Clostridium Difficile--A Continually Evolving and Problematic Pathogen

Infect Genet Evol. 2009 Dec;9(6):1410-7. doi: 10.1016/j.meegid.2009.06.005. Epub 2009 Jun 16.


Clostridium difficile is a unique pathogen that often predominates in the bowel microflora as a result of the microbial compositional changes following antibiotic treatment. The hospital environment and patients undergoing antibiotic treatment provide a discrete ecosystem where C. difficile persists and where virulent clones thrive. The continued rise of C. difficile infection (CDI) worldwide has been accompanied by the rapid emergence and transcontinental spread of highly virulent clones, designated PCR-ribotypes 017, 027 and 078. These strains have risen from obscurity to become the most frequently isolated C. difficile strain types. Additionally, patients infected with these strains often experience more severe diarrhoea, more recurrent episodes and higher mortality. Although C. difficile appears to be evolving to occupy the hospital niche, community acquired CDI is also on the increase: equally changes in human activity are likely to be responsible for creating the microenvironment for C. difficile to thrive. The rapid worldwide spread of the 017, 027 and 078 clones of C. difficile provides a valuable opportunity to study the very recent emergence of a bacterial pathogen-a rare chance to monitor evolution in action.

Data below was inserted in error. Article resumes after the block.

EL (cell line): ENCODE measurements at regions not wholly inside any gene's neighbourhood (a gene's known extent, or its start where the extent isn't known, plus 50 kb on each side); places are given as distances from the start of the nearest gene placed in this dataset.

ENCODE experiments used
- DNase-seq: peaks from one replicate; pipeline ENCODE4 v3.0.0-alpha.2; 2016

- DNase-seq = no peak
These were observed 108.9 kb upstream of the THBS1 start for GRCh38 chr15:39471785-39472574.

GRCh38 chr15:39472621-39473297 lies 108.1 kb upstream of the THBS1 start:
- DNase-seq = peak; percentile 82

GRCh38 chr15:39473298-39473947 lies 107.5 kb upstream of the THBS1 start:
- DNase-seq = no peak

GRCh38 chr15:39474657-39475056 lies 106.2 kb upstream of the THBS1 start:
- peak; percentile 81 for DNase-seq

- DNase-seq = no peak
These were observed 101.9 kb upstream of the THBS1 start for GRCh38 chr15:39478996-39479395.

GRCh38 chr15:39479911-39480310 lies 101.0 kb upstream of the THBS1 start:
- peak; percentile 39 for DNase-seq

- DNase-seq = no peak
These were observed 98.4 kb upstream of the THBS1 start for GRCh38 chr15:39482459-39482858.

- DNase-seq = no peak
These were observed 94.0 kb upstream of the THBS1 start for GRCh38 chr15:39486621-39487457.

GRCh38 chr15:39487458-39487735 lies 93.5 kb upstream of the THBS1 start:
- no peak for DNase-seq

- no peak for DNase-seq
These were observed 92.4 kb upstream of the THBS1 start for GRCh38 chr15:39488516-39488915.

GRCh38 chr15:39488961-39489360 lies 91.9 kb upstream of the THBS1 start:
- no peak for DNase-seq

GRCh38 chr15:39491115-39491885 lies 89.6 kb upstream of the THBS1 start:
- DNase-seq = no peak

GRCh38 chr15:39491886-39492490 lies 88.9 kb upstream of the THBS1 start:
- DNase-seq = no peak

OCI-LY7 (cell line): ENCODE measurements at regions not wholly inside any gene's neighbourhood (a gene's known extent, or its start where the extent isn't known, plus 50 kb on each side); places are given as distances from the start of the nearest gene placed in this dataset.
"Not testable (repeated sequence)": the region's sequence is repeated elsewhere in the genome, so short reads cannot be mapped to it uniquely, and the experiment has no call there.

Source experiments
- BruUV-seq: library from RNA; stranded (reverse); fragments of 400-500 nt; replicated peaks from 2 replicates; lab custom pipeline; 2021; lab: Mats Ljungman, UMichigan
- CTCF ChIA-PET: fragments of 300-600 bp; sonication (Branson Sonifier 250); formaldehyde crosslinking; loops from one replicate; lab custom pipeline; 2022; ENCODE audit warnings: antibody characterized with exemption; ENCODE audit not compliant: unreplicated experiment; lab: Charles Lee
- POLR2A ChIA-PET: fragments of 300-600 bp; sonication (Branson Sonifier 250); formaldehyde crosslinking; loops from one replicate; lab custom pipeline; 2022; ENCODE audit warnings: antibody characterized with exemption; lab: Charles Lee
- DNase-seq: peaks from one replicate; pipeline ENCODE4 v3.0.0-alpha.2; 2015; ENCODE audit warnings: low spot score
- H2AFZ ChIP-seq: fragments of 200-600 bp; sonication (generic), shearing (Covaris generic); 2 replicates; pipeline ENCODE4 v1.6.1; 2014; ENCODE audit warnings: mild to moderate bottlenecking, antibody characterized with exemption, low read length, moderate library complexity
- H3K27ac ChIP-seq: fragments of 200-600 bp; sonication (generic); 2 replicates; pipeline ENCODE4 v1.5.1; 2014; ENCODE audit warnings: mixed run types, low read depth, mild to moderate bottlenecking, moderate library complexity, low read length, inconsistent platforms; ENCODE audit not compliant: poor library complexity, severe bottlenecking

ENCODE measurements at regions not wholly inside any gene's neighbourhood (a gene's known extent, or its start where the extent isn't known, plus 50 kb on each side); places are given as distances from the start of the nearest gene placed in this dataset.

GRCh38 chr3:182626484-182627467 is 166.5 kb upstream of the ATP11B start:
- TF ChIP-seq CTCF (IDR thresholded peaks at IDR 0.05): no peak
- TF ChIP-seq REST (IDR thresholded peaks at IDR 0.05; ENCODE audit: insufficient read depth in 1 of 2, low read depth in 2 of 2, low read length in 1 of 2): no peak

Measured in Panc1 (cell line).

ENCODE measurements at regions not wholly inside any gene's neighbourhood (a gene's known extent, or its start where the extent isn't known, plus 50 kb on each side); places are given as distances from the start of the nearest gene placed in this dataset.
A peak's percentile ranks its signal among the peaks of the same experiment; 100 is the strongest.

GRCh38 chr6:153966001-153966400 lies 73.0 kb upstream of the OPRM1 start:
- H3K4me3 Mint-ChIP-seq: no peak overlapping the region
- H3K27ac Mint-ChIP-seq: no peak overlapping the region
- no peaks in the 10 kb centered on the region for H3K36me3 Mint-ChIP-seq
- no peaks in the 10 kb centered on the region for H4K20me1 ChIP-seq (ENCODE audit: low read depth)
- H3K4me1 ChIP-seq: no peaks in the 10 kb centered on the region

Publication types

  • Research Support, Non-U.S. Gov't

MeSH terms

  • Clostridium difficile / pathogenicity*
  • Clostridium difficile / physiology
  • Community-Acquired Infections / microbiology
  • Cross Infection / microbiology
  • DNA, Bacterial / analysis
  • DNA, Bacterial / genetics
  • Drug Resistance, Multiple, Bacterial
  • Ecosystem
  • Enterocolitis, Pseudomembranous / epidemiology
  • Enterocolitis, Pseudomembranous / microbiology*
  • Enterocolitis, Pseudomembranous / transmission
  • Evolution, Molecular*
  • Genome, Bacterial
  • Humans
  • Phylogeny
  • Sequence Analysis, DNA
  • Virulence
  • Virulence Factors / genetics


  • DNA, Bacterial
  • Virulence Factors